Banner photo of Larry Eugene Meredith, Ronald Tipton and Patrick Flynn, 2017.

The good times are memories
In the drinking of elder men...

-- Larry E.
Time II

Sunday, April 7, 2013

"Bible Series" on History: Part 5 Have I Been Too Hard on It?

I have throughout my running commentary on this series been somewhat brutal about its accuracy. Perhaps I should be more forgiving. I understand the difficulties of the undertaking to a certain extent. But you also have to realize the subject is very dear to my heart and they didn't have to do some of the things they did.

Film is a powerful medium. People look at a movie based on a true story and they accept what they see as truth when often it isn't. When Pontius Pilate asked, "What is truth?", he asked a very profound question. What is truth in this world? When you turn on the TV and hear talking heads arguing any subject, can you really discern the truth? Truth is a rarity, so when you believe someone is truthful and then you catch them in a lie, even a little lie, it is very hard to ever believe them again.

We can even look at the film to see how hard trust is to regain by their presentation of Paul. When he first appears he stirs the crowd up against Steven, even picking up the first stone. (Scripture simply says that when Steven was stoned there was a young man in the crowd who had their cloaks at his feet and his name was Saul of Tarsus. In this episode he is always referred to as Paul and never Saul.) Saul then goes on a rampage of brutalizing Christians. (Let's overlook the meeting with Caiaphus and being assigned Malkis to help him.) The point is, after his conversion, Paul has a hard time persuading the Christians to trust him. Once trust is lost it is hard to regain.

I didn't really care for this portrayal of Saul/Paul as something of a sociopathic maniac in the beginning by the way, but who knows...maybe he was.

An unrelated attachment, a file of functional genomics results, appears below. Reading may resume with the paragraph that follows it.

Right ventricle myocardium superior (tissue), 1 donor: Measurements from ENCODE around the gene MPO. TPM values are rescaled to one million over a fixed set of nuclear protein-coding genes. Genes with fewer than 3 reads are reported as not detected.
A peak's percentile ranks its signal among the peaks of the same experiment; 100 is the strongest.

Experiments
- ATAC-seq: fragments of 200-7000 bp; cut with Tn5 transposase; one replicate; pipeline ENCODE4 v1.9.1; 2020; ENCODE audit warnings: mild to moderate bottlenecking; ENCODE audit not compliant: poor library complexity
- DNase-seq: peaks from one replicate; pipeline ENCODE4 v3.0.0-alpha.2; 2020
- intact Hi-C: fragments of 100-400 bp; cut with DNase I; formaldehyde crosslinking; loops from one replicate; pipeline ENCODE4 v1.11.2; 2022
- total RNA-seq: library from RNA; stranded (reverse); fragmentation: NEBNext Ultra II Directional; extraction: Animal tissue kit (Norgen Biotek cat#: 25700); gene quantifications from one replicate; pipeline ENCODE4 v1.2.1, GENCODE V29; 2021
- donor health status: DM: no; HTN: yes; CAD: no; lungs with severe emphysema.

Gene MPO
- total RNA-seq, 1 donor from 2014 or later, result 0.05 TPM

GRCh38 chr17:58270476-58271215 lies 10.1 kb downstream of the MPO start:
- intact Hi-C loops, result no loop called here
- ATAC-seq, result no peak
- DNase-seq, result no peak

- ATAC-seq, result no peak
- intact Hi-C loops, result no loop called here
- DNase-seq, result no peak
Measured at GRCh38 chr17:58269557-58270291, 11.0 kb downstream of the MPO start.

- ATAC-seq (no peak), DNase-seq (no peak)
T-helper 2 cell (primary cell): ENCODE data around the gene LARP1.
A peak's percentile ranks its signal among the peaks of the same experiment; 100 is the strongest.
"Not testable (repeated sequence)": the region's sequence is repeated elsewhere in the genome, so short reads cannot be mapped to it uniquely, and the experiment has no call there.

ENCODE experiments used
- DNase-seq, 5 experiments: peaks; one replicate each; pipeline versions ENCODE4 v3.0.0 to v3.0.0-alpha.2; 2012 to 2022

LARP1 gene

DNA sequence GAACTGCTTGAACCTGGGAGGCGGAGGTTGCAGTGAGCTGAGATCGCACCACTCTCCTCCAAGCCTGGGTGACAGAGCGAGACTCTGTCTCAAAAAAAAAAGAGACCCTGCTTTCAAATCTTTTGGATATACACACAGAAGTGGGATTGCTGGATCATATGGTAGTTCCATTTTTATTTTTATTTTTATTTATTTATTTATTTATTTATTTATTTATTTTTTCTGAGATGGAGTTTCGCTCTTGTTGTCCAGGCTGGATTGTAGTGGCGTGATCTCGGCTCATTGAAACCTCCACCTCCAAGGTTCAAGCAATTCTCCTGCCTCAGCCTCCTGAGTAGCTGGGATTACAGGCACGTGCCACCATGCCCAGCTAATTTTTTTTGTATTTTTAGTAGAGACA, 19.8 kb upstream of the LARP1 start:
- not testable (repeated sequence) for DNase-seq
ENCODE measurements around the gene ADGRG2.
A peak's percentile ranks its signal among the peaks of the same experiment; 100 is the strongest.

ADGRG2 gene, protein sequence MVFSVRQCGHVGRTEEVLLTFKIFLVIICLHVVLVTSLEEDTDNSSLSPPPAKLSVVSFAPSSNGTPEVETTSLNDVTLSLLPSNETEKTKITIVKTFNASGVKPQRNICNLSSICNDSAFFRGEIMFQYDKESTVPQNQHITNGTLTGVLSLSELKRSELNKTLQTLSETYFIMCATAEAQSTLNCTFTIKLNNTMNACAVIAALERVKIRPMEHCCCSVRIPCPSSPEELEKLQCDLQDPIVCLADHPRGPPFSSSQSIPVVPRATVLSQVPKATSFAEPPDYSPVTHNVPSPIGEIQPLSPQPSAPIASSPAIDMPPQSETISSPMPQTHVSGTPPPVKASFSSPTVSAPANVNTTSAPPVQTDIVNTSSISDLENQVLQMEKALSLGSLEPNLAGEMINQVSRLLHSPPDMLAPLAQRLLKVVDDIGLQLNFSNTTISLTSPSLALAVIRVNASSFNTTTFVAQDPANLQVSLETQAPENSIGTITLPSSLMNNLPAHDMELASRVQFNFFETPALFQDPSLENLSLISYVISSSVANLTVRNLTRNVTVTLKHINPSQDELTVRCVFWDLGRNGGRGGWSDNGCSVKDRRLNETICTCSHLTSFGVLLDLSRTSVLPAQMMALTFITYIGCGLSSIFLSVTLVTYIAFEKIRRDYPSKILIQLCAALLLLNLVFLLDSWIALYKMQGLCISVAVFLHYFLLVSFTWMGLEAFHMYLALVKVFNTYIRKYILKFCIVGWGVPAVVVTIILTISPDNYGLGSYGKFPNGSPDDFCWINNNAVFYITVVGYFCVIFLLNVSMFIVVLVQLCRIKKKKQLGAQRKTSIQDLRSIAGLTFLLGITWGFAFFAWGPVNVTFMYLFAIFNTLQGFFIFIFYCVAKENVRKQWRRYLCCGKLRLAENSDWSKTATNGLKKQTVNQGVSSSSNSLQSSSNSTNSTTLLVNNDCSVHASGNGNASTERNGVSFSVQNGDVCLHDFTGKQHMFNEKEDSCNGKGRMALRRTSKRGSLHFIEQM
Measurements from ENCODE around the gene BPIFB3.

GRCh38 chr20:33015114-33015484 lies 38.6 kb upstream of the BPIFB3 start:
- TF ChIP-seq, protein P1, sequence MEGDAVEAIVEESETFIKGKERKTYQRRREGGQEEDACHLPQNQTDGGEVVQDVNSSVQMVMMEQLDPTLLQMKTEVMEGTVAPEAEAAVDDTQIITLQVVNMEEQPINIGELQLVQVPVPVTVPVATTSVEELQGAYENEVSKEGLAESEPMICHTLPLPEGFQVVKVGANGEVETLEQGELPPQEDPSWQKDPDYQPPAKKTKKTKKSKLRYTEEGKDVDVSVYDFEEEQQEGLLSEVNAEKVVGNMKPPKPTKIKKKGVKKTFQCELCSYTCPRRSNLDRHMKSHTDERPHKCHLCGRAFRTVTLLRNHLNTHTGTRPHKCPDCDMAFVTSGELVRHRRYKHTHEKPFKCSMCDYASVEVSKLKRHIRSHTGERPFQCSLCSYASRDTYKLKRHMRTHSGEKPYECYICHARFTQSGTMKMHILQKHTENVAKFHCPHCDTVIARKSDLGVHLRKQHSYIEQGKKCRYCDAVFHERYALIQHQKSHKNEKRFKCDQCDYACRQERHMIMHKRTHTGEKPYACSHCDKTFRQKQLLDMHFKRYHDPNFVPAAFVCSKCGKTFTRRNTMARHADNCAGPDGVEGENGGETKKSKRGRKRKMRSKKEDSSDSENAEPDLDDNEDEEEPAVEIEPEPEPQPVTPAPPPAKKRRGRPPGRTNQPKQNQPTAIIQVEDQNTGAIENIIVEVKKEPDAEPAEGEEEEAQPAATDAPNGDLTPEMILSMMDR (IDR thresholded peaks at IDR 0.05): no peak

Anyway, I believe the Scriptures and I believe in the death and resurrection of Jesus. I also had History Channel as a favorite for several years. I enjoyed their various historic enactments. But if they are to take historic events and change happenings and characters and take literary license for the sake of dramatic effect, how can I trust anything they say?

I never expected "The Bible Series" to be perfect, but I never expected so much to either be added or deleted for the sake of entertainment. My real hope, especially as it proved popular, is for people unfamiliar with the Bible to go to Scriptures with real interest and this would open them up to discuss the meanings of The Word. But what happens if they turn to the Scriptures and find a number of things quiet different from the TV series?  Will they trust either?

But you know, the Word of God and The Gospel have survived thousands of years and all kinds of attacks. God's Word has a way of being heard and getting under the skin, even if the ones presenting it do so out of wrong intent. Certainly the Passion scenes were gripping. These made we winch several times.